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Welcome to the DebiLyn Smith blog site. If you like what you read here, check out her website at

Sunday, November 11, 2012

Q 10 Co-enzyme

I was told by the Nutritionist to take Q-10 during chemotherapy to protect my heart from damage. Lately, I've been reading more about Q-10 and the amazing benefits it can provide:

Coenzyme Q-10 is an important vitamin-like substance required for the proper function of many organs and chemical reactions in the body. It helps provide energy to cells. Coenzyme Q-10 also seems to have antioxidant activity. 
Coenzyme Q-10 (CoQ-10) is naturally found throughout the body, but especially in the heart, liver, kidney and pancreas.  It is eaten in small amounts in meats and seafood. Coenzyme Q-10 can also be taken as medicine. As we age, we lose the amount of Q-10 in our system.

Many people use additional coenzyme Q-10 for treating heart and blood vessel conditions such as congestive heart failure  (CHF), chest pain (angina), high blood pressure,, and heart problems linked to certain cancer drugs. It is also used for diabetes, gum disease (both taken by mouth and applied directly to the gums), breast cancer, Huntington’s disease, Parkinson’s disease, muscular dystrophy, increasing exercise tolerance, chronic fatigue syndrome (CFS), and Lyme disease. Some people think coenzyme Q-10 will treat hair loss related to taking warfarin, a medication used to slow blood clotting.

 Q-10 might also increase energy. This is because it has a role in producing ATP, a molecule in body cells that functions like a rechargeable battery in the transfer of energy. Coenzyme Q-10 has been tried for treating inherited or acquired disorders that limit energy production in the cells of the body (mitochondrial disorders), and for improving exercise performance.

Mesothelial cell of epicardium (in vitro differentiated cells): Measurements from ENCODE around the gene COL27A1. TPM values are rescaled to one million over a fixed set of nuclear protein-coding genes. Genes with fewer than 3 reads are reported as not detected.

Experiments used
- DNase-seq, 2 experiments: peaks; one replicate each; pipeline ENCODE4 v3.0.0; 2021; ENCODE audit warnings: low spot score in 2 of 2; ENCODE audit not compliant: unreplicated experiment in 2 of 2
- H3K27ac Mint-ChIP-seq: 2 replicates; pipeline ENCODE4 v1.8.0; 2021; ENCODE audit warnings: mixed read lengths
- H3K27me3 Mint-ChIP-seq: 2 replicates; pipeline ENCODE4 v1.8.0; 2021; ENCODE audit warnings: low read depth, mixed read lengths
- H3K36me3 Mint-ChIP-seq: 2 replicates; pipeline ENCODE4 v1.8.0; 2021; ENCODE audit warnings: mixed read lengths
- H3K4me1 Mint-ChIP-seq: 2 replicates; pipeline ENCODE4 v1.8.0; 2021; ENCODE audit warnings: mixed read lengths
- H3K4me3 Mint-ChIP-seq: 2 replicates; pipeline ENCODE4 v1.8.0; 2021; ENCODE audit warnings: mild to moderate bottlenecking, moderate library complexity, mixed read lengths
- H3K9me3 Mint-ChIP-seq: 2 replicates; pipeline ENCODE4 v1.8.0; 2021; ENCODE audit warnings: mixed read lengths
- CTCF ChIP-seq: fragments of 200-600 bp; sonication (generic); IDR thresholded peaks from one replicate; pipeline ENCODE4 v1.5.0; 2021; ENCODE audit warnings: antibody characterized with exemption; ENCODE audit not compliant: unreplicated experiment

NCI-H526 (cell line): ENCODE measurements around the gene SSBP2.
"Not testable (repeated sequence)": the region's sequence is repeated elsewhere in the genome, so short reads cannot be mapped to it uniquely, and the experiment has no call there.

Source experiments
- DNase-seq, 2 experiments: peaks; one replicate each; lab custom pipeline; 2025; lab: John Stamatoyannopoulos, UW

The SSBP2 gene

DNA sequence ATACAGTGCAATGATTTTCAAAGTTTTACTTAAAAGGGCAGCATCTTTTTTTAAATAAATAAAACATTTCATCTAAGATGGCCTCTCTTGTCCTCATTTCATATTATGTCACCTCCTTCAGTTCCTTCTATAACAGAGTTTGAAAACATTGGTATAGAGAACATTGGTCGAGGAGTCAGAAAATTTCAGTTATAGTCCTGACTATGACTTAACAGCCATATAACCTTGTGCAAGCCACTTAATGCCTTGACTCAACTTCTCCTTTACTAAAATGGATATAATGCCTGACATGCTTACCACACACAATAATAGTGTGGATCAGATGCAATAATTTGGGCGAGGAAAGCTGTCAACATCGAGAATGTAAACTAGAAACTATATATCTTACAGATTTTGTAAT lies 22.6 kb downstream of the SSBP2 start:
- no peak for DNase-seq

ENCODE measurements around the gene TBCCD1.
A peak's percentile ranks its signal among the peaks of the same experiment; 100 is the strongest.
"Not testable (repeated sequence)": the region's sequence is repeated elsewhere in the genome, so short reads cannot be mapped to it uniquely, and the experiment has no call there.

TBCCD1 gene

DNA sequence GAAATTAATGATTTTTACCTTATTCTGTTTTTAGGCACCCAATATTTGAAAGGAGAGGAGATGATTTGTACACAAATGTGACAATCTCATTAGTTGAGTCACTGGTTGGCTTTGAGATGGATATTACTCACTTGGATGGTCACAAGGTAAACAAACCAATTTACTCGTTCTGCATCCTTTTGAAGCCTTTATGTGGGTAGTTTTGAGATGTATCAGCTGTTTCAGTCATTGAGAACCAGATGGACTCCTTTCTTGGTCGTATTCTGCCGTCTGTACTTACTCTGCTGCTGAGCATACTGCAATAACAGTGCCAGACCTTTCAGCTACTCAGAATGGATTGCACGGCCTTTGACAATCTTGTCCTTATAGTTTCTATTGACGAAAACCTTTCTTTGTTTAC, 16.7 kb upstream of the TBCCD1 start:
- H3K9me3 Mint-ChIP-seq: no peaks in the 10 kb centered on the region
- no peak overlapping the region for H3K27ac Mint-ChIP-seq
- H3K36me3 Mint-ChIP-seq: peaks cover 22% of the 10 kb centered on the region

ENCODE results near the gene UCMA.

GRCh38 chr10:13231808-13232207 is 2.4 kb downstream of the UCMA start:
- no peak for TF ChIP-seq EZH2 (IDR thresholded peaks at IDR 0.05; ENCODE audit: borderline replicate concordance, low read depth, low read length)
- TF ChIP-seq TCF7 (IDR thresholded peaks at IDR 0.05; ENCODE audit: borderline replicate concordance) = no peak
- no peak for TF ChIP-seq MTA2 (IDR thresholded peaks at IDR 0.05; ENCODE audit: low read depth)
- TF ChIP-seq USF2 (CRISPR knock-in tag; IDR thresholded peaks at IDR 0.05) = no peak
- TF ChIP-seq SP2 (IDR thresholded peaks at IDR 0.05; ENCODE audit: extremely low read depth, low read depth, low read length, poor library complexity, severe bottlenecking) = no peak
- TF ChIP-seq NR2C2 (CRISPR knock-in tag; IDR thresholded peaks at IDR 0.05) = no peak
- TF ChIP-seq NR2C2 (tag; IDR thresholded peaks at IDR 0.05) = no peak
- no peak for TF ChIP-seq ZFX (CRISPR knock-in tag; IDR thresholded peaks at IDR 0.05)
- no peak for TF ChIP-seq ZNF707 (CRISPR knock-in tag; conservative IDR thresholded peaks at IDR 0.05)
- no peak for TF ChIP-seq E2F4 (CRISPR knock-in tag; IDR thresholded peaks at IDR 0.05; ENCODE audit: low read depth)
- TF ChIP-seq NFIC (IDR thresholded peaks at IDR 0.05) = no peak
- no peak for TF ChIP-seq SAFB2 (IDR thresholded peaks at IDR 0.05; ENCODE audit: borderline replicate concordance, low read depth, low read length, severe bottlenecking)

Some people have also used coenzyme Q-10 for strengthening the immune systems.
To know more, ask your local nutritionist. 

Borrowed from WebMed:

Quinoa- A Complete Protein

(Pronounced keen-wa)

 Quinoa is a seed derived from a vegetable related to Swiss chard and spinach. Maybe that's why it has so many healthy properties.
Native of South America, Quinoa is used like a grain in cooking and is considered one of the grains and cereals food group. It has more protein than rice, millet or wheat and contains all nine essential ammino acids, not to mention riboflavin, selenium, iron and magnesium.
It's gluten-free and non fattening with a low glycemic index which won't spike your body sugars. Most of the calories are protein and complex carbohydrates which break down slowly in your digestive system. 

Serve quinoa like you'd serve rice: as a side, in soups, salads or wraps or eat like oatmeal. Use quinoa flour in gluten-free cooking. 

The main drawback to quinoa is that the seeds are covered with saponins, which are plant compounds that foam when they're mixed with water, similar to soap. The saponins won't hurt you if you consume them, but they give a bitter flavor to the quinoa seeds. Rinsing them well before cooking will fix this problem.
1 cup dry quinoa yields about 3 cups cooked quinoa. Boil in either 2 cups of water or vegetable or chicken broth for 15 minutes with the lid on.You can check on it periodically and give it a stir without worrying. Let it stand off the heat for five minutes with the lid on and then fluff with a fork. 
Try adding salt or other aromatic spices during cooking: A clove of smashed garlic, a sprig of fresh rosemary, a dash of black pepper.
Can I use my rice cooker to make quinoa?
Yes! Just use the 2:1 liquid to quinoa ratio and follow the instructions on your rice cooker.
Quinoa has a nice chewy texture like rice and is very filling. Once you try it, it might become a healthier staple choice  in your kitchen.